Cement production is an energy-intense activity. In addition to this, large amounts of greenhouse gases are also produced while making cement. There are many eco-friendly substitutes for cement which are made from waste products like fly ash and slag. Fly ash is the by-product of the process when electric power is generated from coal. When iron is produced in blast furnaces, slag is a resultant by-product. These can be used in concrete mixes instead of cement.
Fly ash: It is a by-product of burning coal to generate electricity. Large quantities of fly ash were unutilized and sent to landfills instead of using it to make concrete. The only concern in using fly ash is the high carbon content in fly ash of certain quality. Class F fly ash contains significantly more carbon content than Class C.
Slag: The production of iron and steel results in a byproduct called slag. There is more demand than supply for slag. Imported slag ground in plants in the US makes it a less energy efficient substitute than fly ash. However, slag is far better in energy-efficiency than Portland cement.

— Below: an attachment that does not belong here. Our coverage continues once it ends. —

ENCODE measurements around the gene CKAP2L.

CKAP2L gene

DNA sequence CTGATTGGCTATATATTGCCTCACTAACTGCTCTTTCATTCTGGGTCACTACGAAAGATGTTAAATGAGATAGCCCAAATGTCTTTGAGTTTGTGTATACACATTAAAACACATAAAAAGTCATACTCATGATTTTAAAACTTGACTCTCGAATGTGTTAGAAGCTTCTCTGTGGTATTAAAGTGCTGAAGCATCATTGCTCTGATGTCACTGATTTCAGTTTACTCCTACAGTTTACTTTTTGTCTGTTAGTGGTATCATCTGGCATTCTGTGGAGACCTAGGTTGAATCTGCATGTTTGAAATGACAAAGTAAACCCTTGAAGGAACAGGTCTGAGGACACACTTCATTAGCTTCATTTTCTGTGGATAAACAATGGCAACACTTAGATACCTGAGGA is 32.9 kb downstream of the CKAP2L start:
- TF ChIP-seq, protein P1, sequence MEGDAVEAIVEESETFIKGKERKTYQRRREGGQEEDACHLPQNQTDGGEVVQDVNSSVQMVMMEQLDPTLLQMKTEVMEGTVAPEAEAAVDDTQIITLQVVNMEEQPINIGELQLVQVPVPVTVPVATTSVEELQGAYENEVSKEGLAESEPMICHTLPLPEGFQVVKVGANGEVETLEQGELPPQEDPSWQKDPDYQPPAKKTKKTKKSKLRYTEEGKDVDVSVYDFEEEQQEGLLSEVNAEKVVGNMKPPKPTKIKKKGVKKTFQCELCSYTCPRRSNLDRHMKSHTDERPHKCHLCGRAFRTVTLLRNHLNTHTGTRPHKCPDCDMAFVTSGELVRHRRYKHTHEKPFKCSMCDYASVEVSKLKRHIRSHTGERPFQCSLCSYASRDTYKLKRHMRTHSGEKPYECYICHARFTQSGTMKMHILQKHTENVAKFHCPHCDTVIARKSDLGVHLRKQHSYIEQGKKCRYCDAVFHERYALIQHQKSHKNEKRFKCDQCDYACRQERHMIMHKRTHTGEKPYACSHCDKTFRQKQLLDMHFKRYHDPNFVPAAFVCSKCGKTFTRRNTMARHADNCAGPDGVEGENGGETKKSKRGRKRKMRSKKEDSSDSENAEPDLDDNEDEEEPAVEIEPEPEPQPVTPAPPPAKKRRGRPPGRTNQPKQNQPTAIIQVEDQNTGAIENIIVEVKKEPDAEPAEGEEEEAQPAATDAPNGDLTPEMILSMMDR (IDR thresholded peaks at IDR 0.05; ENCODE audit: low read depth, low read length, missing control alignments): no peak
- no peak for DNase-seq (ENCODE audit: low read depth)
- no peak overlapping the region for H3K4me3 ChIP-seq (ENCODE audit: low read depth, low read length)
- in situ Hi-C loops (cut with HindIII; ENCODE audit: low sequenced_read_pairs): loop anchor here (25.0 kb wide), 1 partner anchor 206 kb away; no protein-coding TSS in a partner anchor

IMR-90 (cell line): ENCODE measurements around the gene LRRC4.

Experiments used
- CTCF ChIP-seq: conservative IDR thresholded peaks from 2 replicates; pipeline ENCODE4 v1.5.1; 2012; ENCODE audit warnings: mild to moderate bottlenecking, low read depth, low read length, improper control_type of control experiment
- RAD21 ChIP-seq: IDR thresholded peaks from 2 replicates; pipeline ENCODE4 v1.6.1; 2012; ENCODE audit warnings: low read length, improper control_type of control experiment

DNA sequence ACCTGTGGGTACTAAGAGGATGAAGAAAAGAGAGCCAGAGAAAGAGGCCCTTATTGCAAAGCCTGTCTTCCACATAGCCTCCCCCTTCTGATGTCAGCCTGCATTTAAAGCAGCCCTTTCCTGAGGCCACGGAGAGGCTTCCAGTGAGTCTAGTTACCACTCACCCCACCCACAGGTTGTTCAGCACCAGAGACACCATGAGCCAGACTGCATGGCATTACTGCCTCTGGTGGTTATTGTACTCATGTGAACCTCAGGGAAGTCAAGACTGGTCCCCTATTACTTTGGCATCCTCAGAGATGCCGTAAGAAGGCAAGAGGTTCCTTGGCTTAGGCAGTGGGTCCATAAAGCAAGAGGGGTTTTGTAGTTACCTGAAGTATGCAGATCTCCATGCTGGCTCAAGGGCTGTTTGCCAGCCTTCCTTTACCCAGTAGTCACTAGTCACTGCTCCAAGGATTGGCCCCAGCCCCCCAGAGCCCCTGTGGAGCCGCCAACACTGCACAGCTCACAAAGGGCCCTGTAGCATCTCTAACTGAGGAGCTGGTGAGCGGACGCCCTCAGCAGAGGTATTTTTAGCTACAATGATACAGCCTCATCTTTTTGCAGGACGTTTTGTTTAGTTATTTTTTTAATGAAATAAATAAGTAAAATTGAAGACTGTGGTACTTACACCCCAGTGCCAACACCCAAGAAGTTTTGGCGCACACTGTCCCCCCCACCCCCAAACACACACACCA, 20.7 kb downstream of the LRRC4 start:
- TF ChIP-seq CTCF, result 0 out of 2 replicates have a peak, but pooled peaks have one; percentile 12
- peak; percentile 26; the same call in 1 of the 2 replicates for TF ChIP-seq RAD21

Silica fume: This cheap waste product from the electric arc furnace used in the production of silicon alloys has now become expensive due to high demand. It is used mainly in building bridges and other structures where strength is of prime importance. It is also very hard to handle.
Instead of adding the cement substitutes to the raw materials it is more energy efficient to add them to the concrete along with the Portland cement. Cement substitutes should form at least 1/4th of the mixture with Portland cement for better workability. The cement formed is mostly used in precast concrete and aerated autoclaved concrete (AAC) products. Blended cements made with a combination of two or more of these cement substitutes are used to optimize the properties of the concrete that is finally used.